In the following description, reference is made to the accompanying drawings that form a part thereof, and in which is shown by way of illustration specific exemplary embodiments in which the invention may be practiced. These embodiments are described in sufficient detail to enable those skilled in the art to practice the invention, and it is to be understood that modifications to the various disclosed embodiments may be made, and other embodiments may be utilized, without departing from the spirit and scope of the present invention. The following detailed description is, therefore, not to be taken in a limiting sense.

FIG. 1 is a block diagram showing one embodiment of a system 100 for collecting biometric sensor data from a patient for subsequent analysis. As described in more detail below, the system 100 analyzes the data collected by the biometric sensors and utilizes the data to retrieve information from a healthcare knowledgebase with content that is meaningful and beneficial to patients having little or no healthcare training or expertise. As a result, the system 100 can advantageously provide patients with customized information that is targeted to their specific health conditions, as determined by the biometric sensors.

As described below, the system 100 is preferably designed to be used directly by patients, without the need for a prescription or other intervention by a doctor or any other trained healthcare worker. Accordingly, it is envisioned that the system 100 can be utilized to disseminate healthcare information and treatments to large segments of the population efficiently and in a customized and targeted manner, that cannot be accomplished using traditional approaches to healthcare diagnosis and treatment.

In the embodiment illustrated in FIG. 1, the system 100 comprises a symptom database 110, a patient data module 120, a knowledgebase 140, a query module 150, and a compute module 160, all connected via a suitable network 130. The network 130 may comprise public or private busses for internal communication within a common hardware chassis, or a telecommunications network, such as a LAN, WAN, or the Internet, for transmitting data between connected nodes or elements.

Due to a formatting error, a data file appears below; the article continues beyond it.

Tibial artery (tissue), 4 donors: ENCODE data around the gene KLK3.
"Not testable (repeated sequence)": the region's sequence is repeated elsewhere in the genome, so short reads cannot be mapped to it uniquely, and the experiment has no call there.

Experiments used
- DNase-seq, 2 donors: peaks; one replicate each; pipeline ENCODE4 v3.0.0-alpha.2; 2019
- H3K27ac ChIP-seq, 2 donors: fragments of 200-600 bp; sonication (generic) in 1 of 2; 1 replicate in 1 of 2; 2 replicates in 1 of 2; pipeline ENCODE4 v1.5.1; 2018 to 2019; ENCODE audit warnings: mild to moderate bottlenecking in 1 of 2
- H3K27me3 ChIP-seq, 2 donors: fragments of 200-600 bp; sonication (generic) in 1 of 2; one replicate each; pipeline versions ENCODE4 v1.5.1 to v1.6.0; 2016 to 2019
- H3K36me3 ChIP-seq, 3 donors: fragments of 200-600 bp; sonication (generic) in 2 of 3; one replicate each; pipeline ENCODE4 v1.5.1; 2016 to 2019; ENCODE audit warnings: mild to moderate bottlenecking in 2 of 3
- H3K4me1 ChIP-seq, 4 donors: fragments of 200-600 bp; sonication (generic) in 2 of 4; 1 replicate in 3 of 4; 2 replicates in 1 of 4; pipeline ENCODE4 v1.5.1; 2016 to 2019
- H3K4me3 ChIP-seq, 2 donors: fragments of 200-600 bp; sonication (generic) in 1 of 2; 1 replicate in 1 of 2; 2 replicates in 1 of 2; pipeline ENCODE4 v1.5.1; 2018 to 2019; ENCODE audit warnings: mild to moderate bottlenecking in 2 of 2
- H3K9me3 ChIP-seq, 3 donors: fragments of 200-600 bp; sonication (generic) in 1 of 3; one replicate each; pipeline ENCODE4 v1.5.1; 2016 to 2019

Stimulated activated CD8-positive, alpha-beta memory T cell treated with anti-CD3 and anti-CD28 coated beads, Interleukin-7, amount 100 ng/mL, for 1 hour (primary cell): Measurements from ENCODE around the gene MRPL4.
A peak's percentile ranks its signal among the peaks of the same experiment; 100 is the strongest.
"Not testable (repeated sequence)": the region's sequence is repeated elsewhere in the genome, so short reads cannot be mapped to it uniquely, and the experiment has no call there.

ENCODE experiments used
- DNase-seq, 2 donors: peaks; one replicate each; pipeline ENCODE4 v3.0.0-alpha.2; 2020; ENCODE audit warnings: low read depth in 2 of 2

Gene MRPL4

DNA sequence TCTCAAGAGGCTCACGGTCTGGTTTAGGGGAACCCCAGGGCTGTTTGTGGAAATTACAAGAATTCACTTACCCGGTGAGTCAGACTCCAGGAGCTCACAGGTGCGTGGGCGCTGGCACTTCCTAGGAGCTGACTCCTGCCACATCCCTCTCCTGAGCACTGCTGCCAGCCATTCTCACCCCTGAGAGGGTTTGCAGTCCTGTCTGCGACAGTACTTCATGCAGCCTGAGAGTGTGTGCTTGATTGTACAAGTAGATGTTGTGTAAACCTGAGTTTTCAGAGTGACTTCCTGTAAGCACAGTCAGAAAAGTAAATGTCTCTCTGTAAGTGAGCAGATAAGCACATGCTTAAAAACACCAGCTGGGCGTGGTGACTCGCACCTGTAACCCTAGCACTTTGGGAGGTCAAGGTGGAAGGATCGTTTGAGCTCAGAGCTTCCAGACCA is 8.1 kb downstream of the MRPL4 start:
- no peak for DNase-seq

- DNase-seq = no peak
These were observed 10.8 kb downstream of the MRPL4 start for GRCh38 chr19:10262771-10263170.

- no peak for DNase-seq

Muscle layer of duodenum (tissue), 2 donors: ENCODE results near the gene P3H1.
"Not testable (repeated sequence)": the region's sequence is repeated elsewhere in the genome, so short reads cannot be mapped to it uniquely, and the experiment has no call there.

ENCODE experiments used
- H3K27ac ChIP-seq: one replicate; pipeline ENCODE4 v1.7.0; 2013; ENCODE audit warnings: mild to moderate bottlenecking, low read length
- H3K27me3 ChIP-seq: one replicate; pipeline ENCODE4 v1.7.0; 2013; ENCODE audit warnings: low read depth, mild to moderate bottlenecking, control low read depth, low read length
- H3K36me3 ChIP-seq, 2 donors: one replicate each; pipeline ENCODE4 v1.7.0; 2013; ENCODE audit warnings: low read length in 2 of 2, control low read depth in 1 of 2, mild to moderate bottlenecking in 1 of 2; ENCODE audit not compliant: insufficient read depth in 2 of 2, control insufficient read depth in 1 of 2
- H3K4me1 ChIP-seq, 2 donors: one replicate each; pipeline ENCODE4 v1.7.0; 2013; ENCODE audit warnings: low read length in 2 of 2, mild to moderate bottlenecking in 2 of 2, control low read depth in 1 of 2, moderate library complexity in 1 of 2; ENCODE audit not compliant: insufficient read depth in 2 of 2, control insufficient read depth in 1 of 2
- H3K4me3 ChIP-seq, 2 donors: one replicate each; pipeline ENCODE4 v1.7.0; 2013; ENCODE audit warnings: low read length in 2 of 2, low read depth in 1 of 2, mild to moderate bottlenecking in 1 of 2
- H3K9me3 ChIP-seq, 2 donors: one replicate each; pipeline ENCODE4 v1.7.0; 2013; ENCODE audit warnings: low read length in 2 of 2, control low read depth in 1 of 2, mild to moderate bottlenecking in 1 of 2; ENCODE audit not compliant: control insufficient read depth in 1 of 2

In some embodiments, the compute module 160 may comprise microprocessors, signal conditioning devices and various algorithms. The patient data module 120 may comprise sensors and signal conditioning devices used to collect and output user data. The compute module 160 may use the output of the patient data module 120 as an input for analysis. The compute module 160 may access, via the network 130, the symptom database 110 comprising data regarding human ailments and conditions. The compute module 160 may also access the query module 150 and knowledgebase 140 via the network 130.

In some embodiments, the query module 150 comprises algorithms and software or hardware methods to obtain appropriate data from the knowledgebase 140. As described in more detail below, the knowledgebase 140 may comprise a variety of material relating to human health information. Utilizing the symptom database 110, the patient data module 120, the query module 150, and the knowledgebase 140, the compute module 160 may generate user output 145. The user output 145 may comprise educational material, multimedia material, and treatment plans that are targeted, meaningful, and relevant to the user.